After years of speculation and hype, augmented reality (AR) apps are finally gaining traction in the consumer space. By overlaying content over the top of what our phone cameras display, AR apps allow us to add things that aren’t present in reality or replace parts of the real world with the virtual world.
We see AR in our games, in our home improvement apps, and even in some language translation apps. In the first case, AR helps bring our virtual games into the real world, for home improvement this means that we can see what our existing kitchen may look like with a renovation, and for language translation apps it means that we can read signs, shopfronts and posters in our native tongue. As AR apps gain popularity we need to help our users get the best experience and make the most of our apps.
At DSTIL we recently worked on a project involving the development of a prototype AR app. Thanks to this app, potential customers will be able to see what their bike may look like with modifications or accessories applied to it. By showing the approximate end result, customers will able to more easily realise the consequences of modifications that can permanently alter their bike.
Photo of bicycle courtesy of Alexander Shustov (link), utilised pursuant to Creative Commons Zero licence.
In order to show the customer what their bike may look like, modifications and accessories need to look and feel as natural and indistinguishable as the rest of the bike. This means that a high degree of accuracy is required when overlaying a new seat, wheels, or any other accessory – each one has a specific place to go on a bike. To aid in achieving such a result during the prototype phase, the angles from which a bicycle could be photographed were limited.
However this posed an interesting problem – if you apply constraints on the angles of taking the photo, would users be able to use the app effectively? We tackled this problem by performing several usability tests.
When conducting usability tests, our test candidates were only told about the purpose of the app, but not how to use it. In this way, we could observe and record their unbiased interactions with the app.
Our test candidates varied in skill level and experience, from those who self-identified as tech-savvy, to those who had used smartphones only as communications tool (i.e. for phone calls and text messages).
A behaviour that we immediately noticed (and anticipated) regarded the position in which a smartphone was held. Candidates always began the test by holding the smartphone as they would a digital still camera: at shoulder / chin height, and at a comfortable distance away from the eyes (generally at a distance of approximately 15 centimeters).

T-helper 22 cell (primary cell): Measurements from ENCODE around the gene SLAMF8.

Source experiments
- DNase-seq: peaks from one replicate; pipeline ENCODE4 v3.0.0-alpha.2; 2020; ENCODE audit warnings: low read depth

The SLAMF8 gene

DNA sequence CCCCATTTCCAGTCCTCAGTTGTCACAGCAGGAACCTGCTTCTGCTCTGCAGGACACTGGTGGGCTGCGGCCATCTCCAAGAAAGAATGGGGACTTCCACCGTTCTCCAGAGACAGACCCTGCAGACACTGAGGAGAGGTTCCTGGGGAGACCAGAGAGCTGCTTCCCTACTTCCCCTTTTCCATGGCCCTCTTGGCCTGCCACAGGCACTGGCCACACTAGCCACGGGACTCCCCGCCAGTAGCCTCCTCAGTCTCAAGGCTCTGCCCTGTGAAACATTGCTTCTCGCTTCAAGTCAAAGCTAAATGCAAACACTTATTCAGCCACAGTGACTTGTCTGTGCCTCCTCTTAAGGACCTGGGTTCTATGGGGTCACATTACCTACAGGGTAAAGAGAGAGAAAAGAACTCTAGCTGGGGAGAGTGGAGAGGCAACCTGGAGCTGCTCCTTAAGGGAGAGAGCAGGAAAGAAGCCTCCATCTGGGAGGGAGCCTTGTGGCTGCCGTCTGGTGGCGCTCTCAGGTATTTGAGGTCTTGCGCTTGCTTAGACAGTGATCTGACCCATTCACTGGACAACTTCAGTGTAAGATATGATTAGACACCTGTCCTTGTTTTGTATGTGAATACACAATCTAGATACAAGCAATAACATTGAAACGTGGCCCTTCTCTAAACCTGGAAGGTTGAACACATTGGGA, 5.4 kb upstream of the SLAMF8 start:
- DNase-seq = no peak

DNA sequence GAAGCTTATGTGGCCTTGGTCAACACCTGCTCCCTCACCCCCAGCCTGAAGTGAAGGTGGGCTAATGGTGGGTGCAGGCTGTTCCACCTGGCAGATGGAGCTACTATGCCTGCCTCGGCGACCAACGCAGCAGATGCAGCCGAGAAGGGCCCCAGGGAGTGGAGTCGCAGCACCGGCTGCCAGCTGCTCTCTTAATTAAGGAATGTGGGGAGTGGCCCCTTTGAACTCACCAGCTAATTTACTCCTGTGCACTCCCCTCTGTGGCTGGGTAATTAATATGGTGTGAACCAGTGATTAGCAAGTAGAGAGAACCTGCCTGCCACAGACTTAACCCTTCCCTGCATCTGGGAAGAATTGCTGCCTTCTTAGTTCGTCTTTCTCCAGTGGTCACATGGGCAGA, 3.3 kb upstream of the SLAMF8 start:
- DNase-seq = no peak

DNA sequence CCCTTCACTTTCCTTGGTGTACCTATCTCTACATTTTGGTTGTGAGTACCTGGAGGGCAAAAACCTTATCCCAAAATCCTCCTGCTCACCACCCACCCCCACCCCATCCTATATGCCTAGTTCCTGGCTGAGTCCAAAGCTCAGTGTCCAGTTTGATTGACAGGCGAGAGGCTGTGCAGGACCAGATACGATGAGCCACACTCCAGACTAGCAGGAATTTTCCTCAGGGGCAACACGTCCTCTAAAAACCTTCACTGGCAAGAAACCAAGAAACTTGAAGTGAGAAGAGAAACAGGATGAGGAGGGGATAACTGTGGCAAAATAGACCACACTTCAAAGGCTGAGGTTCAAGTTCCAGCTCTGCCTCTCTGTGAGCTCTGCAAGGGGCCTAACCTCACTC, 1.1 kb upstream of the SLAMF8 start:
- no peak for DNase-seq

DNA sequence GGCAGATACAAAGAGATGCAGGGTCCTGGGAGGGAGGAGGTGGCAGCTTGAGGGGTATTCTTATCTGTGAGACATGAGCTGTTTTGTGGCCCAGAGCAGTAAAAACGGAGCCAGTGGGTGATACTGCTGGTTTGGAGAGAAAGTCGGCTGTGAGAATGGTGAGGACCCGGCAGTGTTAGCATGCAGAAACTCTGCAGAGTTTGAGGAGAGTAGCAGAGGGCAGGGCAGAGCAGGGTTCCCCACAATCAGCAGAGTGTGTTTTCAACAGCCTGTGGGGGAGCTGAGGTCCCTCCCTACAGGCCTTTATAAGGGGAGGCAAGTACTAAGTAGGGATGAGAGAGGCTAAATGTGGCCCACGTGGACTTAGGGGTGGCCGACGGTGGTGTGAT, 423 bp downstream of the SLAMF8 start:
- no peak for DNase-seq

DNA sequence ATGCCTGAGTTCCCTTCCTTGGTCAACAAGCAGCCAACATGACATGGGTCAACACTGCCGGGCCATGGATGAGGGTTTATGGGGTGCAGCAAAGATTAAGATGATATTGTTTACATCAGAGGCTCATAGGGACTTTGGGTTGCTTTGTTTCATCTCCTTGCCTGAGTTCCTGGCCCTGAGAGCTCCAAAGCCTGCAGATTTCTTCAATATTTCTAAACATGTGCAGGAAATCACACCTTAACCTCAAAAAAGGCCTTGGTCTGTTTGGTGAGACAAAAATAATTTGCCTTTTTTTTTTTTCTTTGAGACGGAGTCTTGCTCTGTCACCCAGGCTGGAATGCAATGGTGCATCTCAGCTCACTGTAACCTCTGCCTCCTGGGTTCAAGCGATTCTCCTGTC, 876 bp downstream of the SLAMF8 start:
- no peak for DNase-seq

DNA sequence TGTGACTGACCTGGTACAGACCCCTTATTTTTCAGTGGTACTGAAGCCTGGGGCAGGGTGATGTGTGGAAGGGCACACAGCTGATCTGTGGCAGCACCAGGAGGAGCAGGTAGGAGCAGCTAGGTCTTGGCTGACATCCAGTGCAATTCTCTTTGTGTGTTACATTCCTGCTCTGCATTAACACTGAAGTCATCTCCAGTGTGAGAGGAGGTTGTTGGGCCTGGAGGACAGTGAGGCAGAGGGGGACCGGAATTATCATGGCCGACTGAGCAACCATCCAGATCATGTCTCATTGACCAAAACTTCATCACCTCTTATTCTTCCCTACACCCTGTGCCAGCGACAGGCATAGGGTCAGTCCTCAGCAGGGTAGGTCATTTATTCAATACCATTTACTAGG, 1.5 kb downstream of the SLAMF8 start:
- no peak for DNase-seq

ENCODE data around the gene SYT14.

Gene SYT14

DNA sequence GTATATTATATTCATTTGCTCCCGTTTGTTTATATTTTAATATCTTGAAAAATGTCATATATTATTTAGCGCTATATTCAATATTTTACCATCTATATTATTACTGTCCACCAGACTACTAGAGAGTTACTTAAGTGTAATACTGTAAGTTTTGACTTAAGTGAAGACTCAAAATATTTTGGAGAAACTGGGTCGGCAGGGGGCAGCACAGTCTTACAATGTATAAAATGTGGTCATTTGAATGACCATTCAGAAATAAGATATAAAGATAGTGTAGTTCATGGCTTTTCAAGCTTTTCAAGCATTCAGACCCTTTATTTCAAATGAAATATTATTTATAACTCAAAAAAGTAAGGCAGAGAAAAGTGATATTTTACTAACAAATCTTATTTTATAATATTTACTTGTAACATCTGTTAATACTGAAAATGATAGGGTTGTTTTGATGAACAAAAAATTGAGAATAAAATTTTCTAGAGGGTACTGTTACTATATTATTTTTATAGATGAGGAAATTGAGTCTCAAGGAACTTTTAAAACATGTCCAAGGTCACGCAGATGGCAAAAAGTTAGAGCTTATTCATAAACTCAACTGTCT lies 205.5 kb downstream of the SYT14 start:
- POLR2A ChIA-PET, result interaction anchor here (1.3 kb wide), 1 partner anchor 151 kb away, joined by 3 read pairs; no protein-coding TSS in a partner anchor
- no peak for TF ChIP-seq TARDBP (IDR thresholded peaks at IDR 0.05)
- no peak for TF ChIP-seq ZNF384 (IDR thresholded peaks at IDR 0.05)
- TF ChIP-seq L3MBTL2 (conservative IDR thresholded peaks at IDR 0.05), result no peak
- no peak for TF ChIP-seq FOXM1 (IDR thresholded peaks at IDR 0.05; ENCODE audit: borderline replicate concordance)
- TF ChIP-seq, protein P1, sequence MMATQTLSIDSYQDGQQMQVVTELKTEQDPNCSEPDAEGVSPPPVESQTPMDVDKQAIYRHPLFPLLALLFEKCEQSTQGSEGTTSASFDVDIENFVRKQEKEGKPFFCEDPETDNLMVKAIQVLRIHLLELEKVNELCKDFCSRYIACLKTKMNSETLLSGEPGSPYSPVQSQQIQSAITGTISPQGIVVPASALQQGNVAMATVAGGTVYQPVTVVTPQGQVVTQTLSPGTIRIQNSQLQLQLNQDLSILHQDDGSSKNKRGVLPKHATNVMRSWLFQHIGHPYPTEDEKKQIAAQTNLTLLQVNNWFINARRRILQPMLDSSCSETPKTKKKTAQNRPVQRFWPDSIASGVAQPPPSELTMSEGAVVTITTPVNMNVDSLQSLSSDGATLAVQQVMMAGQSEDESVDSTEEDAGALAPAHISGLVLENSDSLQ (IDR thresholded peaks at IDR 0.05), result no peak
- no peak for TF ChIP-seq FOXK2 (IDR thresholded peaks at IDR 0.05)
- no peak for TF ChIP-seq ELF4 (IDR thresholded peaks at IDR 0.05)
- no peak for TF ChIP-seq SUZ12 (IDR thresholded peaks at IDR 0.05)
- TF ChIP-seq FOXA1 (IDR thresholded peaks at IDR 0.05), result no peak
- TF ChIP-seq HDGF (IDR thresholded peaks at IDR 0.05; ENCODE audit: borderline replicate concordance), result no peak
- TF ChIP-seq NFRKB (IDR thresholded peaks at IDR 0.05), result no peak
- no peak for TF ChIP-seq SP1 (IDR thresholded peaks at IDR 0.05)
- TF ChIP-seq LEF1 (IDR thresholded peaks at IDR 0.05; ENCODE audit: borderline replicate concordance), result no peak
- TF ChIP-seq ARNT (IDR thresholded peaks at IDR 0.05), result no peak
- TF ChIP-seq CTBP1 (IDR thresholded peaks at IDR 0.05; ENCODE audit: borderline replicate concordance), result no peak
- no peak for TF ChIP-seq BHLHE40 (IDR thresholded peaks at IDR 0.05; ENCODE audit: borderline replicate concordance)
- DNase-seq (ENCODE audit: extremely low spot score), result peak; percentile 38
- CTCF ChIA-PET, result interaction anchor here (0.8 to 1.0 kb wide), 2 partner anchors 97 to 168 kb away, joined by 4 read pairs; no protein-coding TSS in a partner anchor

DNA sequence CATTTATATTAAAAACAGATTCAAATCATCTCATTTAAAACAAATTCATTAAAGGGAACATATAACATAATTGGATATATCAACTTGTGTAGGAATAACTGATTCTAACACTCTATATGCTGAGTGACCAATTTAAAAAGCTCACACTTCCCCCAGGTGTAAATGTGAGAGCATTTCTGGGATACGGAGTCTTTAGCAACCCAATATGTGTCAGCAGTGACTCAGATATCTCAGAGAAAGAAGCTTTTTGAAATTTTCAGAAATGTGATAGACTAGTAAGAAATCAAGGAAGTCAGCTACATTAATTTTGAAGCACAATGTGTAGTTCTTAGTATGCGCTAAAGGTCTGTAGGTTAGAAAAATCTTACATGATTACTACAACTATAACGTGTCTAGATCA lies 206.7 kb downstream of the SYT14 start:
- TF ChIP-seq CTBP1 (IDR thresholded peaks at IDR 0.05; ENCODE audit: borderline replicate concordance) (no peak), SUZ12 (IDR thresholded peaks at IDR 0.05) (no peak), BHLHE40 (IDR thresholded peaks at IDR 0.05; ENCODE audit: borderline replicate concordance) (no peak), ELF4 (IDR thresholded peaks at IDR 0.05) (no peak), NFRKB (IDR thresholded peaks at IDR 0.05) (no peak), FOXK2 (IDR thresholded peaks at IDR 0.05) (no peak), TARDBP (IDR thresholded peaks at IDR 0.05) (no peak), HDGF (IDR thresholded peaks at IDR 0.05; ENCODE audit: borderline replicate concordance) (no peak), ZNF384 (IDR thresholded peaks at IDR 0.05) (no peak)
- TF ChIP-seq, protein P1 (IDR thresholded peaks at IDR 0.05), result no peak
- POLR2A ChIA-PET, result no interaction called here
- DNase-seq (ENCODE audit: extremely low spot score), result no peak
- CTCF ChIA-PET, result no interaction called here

Photo of person taking photo on smartphone courtesy of freestocks.org (link), utilised pursuant to Creative Commons Zero licence.
After some experimenting, most test candidates (without external influence) began trying different camera heights and angles relative to the picture subject.
The app used during the usability tests was not designed to help or assist the user in any way—this worked to our advantage. The lack of existing solutions allowed us to be unbiased in experimenting different and innovative solutions.
Two of these solutions can be applied to a broader range of AR apps.
The first (and easiest to implement) solution is in app education. This can be implemented in many ways; one way is to show the user some getting started text, tips, or video when the app is first opened, or a combination of all of them. The main issue with this solution is that users generally skip first-time tutorials, and many resources on this problem can be found online (e.g. here).
Smartphone Tip Gif © 2016 Stan Kowalczyk, Deakin Software and Technology Innovation Lab.
A second solution is providing the user with visual cues while using the app. You may have already experienced something to this effect if you’ve used the panorama feature on a camera, or turned on visual guides to help you avoid taking photos on an angle.
The implementation of visual cues is app-specific and can vary greatly in different use cases. You might perform some image processing and show the outlines of your subject matter within the camera field-of-view (e.g. edge detection might be applicable depending on what your app does). Moreover, dynamic visual cues based on positioning sensors (e.g. accelerometer, magnetometer) can be used to help correct the way your user holds their smartphone.
Smartphone Flower Gif © 2016 Stan Kowalczyk, Deakin Software and Technology Innovation Lab. Embedded photo of flower courtesy of Andrew Small (link), utilised pursuant to Creative Commons Zero licence.
When developing your AR apps it’s important to consider any constraints you may have and what steps you can take to address them in order to minimise any impact they may have on the natural behaviour and responses of your users. Whether you use in app education, visual cues, or something else it’s important to think about how you can help your users get the most out of your app.
Thanks to Nicola Pastorello, Niroshinie Fernando, and Matt Hannah for proofreading and providing suggestions.
Header image Copyright © 2016 Stan Kowalczyk, Deakin Software and Technology Innovation Lab. Embedded photo of elephant courtesy of Alessandro Desantis (link), utilised pursuant to Creative Commons Zero licence.